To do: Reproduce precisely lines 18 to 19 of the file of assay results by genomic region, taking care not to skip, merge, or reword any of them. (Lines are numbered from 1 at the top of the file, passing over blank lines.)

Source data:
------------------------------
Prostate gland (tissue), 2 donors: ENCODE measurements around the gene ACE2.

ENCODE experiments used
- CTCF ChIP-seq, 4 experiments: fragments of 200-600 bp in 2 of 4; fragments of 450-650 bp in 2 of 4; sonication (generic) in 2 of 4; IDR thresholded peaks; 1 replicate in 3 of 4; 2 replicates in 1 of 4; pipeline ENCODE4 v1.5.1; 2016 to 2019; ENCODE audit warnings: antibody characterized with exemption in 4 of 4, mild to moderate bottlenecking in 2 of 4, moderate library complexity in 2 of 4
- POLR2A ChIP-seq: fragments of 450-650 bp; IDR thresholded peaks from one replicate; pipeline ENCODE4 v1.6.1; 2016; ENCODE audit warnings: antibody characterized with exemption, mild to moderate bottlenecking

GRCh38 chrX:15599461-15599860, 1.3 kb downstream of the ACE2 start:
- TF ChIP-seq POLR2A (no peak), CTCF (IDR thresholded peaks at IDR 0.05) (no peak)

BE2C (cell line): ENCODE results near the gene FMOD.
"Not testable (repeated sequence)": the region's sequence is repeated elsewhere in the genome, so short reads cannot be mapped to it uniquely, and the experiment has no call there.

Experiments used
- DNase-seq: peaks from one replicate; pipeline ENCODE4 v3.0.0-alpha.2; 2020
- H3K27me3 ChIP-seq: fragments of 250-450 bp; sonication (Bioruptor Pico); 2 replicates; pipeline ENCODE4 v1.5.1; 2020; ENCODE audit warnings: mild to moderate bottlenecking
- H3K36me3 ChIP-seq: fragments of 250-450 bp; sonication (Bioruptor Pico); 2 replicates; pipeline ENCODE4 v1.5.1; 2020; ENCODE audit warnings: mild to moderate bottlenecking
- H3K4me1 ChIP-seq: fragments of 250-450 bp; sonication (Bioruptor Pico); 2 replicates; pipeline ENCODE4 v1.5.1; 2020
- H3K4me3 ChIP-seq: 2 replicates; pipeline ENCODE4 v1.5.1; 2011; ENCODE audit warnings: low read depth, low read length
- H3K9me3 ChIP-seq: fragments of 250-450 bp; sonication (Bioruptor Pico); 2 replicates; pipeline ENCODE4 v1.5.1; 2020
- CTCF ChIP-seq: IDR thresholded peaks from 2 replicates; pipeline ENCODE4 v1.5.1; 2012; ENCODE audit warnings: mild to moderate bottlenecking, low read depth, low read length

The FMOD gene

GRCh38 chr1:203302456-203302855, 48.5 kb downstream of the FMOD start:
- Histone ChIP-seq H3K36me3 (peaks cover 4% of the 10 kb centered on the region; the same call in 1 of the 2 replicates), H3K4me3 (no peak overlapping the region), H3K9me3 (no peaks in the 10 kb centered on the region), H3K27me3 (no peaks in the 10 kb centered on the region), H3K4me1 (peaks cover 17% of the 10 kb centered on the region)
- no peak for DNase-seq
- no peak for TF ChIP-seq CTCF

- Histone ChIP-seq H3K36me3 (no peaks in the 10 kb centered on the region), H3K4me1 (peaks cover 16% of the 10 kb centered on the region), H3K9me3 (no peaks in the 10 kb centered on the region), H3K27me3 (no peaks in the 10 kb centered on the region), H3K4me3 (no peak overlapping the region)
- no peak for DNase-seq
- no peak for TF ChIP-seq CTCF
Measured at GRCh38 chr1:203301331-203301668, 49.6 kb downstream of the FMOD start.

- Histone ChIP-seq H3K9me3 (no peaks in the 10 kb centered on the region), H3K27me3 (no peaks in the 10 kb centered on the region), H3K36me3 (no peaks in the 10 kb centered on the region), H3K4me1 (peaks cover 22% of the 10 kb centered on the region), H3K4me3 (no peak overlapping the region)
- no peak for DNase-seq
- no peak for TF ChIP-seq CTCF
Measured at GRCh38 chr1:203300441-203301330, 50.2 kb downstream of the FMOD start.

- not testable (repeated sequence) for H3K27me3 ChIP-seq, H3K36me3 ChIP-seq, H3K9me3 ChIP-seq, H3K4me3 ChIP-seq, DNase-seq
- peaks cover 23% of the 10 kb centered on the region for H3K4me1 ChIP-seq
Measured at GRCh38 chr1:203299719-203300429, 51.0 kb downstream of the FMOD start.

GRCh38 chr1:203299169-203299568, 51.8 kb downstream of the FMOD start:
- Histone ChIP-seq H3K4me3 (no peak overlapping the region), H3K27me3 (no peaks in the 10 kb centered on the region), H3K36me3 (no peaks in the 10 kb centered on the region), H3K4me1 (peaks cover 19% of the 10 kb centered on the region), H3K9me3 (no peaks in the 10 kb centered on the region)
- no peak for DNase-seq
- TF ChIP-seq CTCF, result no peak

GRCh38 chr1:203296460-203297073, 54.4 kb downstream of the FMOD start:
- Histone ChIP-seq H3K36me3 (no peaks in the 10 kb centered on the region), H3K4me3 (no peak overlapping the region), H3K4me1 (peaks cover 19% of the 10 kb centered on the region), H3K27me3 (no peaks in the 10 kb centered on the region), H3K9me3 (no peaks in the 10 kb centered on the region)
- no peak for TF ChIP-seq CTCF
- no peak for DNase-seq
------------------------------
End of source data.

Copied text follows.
GRCh38 chr1:203302456-203302855, 48.5 kb downstream of the FMOD start:
- Histone ChIP-seq H3K36me3 (peaks cover 4% of the 10 kb centered on the region; the same call in 1 of the 2 replicates), H3K4me3 (no peak overlapping the region), H3K9me3 (no peaks in the 10 kb centered on the region), H3K27me3 (no peaks in the 10 kb centered on the region), H3K4me1 (peaks cover 17% of the 10 kb centered on the region)